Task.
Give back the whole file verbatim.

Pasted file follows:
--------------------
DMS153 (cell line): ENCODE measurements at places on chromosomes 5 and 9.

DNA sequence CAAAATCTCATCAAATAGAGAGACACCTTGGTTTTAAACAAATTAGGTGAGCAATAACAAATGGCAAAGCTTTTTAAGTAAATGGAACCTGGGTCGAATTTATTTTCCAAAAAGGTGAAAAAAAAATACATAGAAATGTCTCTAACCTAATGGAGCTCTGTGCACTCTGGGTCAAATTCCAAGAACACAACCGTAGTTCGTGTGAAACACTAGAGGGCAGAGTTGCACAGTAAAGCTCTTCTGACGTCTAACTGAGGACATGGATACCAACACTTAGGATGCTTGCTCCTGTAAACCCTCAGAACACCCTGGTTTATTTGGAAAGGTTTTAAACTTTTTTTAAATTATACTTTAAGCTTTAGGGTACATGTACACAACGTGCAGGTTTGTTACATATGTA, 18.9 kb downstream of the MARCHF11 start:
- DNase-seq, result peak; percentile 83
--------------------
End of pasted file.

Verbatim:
DMS153 (cell line): ENCODE measurements at places on chromosomes 5 and 9.

DNA sequence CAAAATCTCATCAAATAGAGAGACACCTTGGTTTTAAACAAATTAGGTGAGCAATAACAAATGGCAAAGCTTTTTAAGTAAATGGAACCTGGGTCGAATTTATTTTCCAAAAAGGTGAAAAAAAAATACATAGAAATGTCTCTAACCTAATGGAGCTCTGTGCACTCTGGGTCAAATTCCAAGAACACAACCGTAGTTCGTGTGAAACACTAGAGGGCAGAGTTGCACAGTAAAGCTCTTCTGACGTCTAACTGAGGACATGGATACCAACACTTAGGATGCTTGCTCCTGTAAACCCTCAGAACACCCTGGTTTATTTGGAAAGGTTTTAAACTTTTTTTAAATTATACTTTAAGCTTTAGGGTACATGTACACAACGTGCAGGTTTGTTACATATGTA, 18.9 kb downstream of the MARCHF11 start:
- DNase-seq, result peak; percentile 83